NFU Mutual Smallholding Insurance

Author Topic: Log Splitters  (Read 4159 times)

Fergie

  • Joined Oct 2009
Log Splitters
« on: July 27, 2010, 01:37:28 pm »
Hi John,

very interesting to hear that you have a hydraulic log splitter on your Ferguson, I have toyed with one myself but I have not yet found one that has a reasonable price tag, my reason for considering one is that I have about 20 massive pine trees around my property, about 10 of which are massive and on the west side blocking the warm winds, if I can get to cutting them down I will think very seriously about one, I think at 67 I may bow out with the axes on all that lot, what make is yours, and was it very reasonable in price, I have considered fabricating one myself but the parts separate are more expensive, I have fabricated other tools for the ferguson like a crane off the hydraulics and a towing frame to tow a trailer with a ball hitch and they worked out at a very good price, but a log splitter I will have to buy sadly, good health to all dodger.

Hi Dodger,

the hydraulic splitter is mounted on my Industrial Ferguson, which is an industrial version of the 35X.  It has a hydraulic changeover valve for external tools & a constant pumping setting for the pump.  It works well.  My Ferguson TEF has more basic hydraulics and cannot separate the hydraulic feed from the lift arms, so they shoot up when pressure is applied.  I suppose you could constrain the arms, but I haven't bothered since I have a better solution.  You'd also need a return fitting attached, but that could be fabricated.  The TEF pulls the log trailer instead.

The splitter cost about £450 and came from Devon I think.  It works well.  If you're interested I can get the contact phone number from the label on the side.  I'm eight years younger than you but still wouldn't contemplate spitting large quantities of logs with an axe!

Cheers,

John
Voss Electric Fence

old geezer

  • Joined Aug 2008
Re: Log Splitters
« Reply #1 on: July 28, 2010, 12:36:33 pm »
Hi John,

Many thanks for that, I think I know the firm you mean, it looks quite a good bit of kit, it may be the firm I found on E.Bay,  but I would be interested in knowing the name of the firm you used just in case it is another firm, as I am in Yeovil  in Somerset I could collect either one and save on carriage, good health to all, Bernie.

Fergie

  • Joined Oct 2009
Re: Log Splitters
« Reply #2 on: July 28, 2010, 01:28:27 pm »
Hi Bernie,

see attached photographs.  This splitter works well, and is well matched to the maximum pressure of the Ferguson (ie it just creaks a bit under maximum load but doesn't bend!).  Last year I did have to replace the hydraulic pump assembly on the tractor since after 45 years or so it was losing pressure - it's fine now.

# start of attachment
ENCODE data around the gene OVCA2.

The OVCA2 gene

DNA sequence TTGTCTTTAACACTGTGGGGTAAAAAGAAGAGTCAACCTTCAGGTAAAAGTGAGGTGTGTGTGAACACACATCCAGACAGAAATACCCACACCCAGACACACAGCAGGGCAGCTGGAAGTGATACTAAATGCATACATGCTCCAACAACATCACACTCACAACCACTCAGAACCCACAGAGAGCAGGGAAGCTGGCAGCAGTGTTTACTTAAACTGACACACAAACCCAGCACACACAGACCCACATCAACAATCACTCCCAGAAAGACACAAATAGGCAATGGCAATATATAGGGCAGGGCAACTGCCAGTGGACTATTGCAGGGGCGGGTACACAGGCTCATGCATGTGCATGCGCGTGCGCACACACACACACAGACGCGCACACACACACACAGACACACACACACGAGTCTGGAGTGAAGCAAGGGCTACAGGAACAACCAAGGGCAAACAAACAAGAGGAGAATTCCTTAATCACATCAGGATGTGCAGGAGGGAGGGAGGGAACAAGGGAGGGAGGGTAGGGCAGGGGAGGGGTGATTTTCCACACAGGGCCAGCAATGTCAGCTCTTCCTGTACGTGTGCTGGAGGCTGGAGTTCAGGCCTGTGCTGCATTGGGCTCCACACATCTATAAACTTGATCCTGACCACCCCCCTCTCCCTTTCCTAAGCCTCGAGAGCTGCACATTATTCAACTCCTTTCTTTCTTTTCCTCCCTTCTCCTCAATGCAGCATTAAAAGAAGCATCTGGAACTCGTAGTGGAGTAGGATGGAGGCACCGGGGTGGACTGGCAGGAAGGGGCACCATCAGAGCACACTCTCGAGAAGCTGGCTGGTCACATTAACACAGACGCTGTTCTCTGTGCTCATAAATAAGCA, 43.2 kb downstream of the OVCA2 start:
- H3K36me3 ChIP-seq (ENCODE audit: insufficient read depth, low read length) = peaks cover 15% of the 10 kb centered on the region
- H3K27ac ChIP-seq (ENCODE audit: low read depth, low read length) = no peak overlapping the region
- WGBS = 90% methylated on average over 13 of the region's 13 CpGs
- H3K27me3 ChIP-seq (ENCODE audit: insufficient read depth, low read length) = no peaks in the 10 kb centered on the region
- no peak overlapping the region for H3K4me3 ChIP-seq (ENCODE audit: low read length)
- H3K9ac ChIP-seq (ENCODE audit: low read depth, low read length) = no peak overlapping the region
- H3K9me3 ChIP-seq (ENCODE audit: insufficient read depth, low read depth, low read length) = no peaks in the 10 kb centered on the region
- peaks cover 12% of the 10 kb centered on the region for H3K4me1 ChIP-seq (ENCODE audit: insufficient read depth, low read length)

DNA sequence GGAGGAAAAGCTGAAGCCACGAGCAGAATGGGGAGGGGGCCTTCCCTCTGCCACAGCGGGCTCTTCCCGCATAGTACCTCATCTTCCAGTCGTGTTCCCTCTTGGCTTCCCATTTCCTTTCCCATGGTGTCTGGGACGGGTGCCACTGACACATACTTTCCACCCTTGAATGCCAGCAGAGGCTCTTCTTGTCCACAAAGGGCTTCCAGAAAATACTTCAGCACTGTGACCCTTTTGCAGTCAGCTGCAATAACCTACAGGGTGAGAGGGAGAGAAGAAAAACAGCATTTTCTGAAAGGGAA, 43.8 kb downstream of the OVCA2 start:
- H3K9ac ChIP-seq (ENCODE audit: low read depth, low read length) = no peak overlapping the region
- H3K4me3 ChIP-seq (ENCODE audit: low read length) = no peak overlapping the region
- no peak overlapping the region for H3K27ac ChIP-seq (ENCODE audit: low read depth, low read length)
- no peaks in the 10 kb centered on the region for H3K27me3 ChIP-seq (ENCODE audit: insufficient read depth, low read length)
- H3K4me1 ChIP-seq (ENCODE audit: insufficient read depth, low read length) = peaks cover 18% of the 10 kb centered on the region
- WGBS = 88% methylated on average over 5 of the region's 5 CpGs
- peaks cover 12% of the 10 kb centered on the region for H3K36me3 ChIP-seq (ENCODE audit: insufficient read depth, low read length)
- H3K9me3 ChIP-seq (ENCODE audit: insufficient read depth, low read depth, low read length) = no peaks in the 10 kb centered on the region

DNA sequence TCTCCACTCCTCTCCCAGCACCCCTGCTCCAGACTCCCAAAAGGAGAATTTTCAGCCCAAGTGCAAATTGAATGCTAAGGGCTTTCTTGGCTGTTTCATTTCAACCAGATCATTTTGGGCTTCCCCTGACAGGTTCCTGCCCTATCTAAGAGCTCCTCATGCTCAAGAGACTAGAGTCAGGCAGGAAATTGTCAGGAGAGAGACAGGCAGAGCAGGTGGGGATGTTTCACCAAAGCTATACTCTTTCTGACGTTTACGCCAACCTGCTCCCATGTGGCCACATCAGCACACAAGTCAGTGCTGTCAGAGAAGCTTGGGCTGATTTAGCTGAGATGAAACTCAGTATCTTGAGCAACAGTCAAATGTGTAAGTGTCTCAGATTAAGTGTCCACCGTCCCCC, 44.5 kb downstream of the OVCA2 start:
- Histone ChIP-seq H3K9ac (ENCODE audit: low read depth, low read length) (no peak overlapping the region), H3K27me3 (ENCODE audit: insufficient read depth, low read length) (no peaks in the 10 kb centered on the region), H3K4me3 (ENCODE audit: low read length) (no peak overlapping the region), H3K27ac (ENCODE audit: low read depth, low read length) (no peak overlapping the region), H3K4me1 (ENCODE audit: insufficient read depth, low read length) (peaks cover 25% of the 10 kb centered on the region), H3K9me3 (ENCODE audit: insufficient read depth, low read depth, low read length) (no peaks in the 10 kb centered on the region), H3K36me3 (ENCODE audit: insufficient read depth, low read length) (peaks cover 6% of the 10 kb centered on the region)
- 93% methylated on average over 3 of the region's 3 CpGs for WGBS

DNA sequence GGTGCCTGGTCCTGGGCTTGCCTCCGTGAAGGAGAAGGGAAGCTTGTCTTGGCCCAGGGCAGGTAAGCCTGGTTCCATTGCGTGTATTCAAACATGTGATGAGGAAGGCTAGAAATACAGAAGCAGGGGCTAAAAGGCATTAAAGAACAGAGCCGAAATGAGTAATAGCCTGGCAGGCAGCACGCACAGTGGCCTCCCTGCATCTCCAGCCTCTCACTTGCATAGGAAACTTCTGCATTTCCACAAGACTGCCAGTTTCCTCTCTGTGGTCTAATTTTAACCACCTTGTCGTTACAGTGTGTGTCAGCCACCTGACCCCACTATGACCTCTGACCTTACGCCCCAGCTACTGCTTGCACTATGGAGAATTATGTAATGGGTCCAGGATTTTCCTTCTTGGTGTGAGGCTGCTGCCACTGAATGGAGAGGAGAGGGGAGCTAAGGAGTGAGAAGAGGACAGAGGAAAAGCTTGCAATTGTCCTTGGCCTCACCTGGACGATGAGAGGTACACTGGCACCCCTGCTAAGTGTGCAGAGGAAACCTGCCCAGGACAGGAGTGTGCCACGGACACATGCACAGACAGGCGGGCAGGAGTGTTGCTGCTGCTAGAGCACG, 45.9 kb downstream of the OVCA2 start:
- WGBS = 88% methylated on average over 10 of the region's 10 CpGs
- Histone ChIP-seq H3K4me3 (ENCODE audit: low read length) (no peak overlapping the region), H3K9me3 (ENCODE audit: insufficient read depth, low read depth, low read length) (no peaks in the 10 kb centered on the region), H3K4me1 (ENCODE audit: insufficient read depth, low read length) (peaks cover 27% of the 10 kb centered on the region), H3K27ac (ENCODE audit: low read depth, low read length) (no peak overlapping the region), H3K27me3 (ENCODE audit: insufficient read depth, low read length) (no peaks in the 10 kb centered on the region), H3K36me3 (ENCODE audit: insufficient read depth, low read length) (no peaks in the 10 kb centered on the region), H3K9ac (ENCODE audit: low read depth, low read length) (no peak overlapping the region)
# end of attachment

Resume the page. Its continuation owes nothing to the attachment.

I've used the splitter on more modern tractors, but while it moves faster (greater flowrate) the maximum pressure is no greater, in fact I think it is limited at a lower pressure on modern tractors.  I'm quite happy with the setup, and it stays attached to the industrial Ferguson virtually full time, ready for use.

John

Fergie

  • Joined Oct 2009
Re: Log Splitters
« Reply #3 on: July 28, 2010, 01:32:42 pm »
PS, just looking at the pictures reminds me of the small white bucket below - there is a slight oil leak from the coupling, so I keep a brush in the collecting bucket to lubricate the shaft when there is enough to use!

John

ser3dan

  • Joined Jul 2010
Re: Log Splitters
« Reply #4 on: August 03, 2010, 08:01:28 am »
Just a thought, but did we want to use our collective know how to come up with a set of ideas/plans to build a decent log splitter that can be used by all the forumeers should they so want one?
My thoughts so far have included a 6" I beam as the main upright - length based on how long your maximum length of wood is, 3" or 4" diameter cylinder, stroke again dependant on length of wood.
If you wanted it as a trailable splitter, use 8" or 10" box section plated at either end as the axle and tank - if you want it as a standalone item then seperate off the tank.
A pump running at about 11 - 12 gallons per minute, driven by a 5HP motor ( all this irrelevant if driven off tractor hydraulics ) should deliver enough umph.
A few hoses, a blade and a detent valve assembly and that should be it.
Anyone else have any thoughts?

 

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